What is a double-minor penalty in hockey?

A double-minor is exactly what it sounds like — two minor penalties assessed to a single player. This could be for two separate acts. For example, a player could be called for tripping, feel as though it was the result of a dive, get angry at the player who he thinks dove, start a scuffle with that player, and be assessed an additional minor penalty for roughing. The result would be a double-minor: two minutes for tripping and two minutes for roughing. More common is a double-minor assessed for a single act whose violence merits more than two minutes of penalty time. Double-minors are relatively rare and the majority of them are for a single offense: high sticking. High sticking, when one player’s stick hits another player above the shoulders not as part of the follow-through from a shot, is a two minute, minor penalty… unless the player who got hit with the stick bleeds. In that case, it’s a double-minor. This is why you’ll often see a ref go over to examine the player who took the stick in the head or face. Fans of that team will often be rooting for blood to appear. It’s a weird rule. A double-minor behaves like two independent minor penalties, one after another. If a goal is scored during the first two minutes, whatever time is left on that penalty is forgiven and the second two-minute penalty will begin as soon as play resumes. If a goal is scored during the second two minutes, the rest of that penalty is wiped out and the player leaves the penalty box.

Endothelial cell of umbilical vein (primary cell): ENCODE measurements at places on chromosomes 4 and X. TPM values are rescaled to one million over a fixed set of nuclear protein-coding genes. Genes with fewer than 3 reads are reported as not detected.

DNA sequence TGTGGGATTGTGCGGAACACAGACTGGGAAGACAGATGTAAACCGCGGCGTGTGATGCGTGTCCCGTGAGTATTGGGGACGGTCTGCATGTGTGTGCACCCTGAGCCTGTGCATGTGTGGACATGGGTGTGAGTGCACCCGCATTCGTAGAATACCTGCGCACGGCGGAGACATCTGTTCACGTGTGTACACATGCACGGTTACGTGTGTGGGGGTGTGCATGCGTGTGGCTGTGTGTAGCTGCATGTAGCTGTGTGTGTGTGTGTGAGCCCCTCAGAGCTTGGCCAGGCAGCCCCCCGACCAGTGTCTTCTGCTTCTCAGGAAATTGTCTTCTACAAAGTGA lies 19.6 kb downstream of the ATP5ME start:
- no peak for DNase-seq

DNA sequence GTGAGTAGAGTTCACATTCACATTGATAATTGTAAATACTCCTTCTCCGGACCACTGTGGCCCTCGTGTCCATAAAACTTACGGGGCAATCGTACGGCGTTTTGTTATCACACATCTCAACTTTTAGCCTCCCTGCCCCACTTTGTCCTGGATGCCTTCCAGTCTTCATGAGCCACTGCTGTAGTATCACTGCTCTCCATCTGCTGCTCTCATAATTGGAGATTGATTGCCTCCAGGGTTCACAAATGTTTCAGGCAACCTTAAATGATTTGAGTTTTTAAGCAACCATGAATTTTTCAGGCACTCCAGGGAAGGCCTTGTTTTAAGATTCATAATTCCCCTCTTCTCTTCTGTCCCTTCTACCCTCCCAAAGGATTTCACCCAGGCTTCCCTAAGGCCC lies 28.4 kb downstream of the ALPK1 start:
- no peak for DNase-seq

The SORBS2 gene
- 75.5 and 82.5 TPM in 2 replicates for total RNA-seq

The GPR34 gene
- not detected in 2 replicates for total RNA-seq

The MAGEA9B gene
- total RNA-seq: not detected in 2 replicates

What is a major penalty in hockey?

A major penalty is generally one given for a violent infraction with intent. Most are more serious versions of minor penalties. For example, cross-checking, boarding, elbowing, charging, may all be given in minor form or as a major. A major penalty comes with five minutes of penalty time. Five minutes is a lot, but there’s another reason that major penalties are so punitive. Major penalties can never be wiped out by a power play goal. Unlike in a minor or double-minor, when the team with the extra player scores during a major penalty, the penalty continues. No matter how many goals the other team scores, they continue to play with a numerical advantage until the five minutes are up. A major penalty is the one given for fighting, but because fighting always involves two players equally, the two major penalties cancel each other out. Although the two players involved do have to sit in the penalty box, their teams are allowed to continue playing five on five as they would otherwise do.

What are misconduct, game misconduct, and match penalties?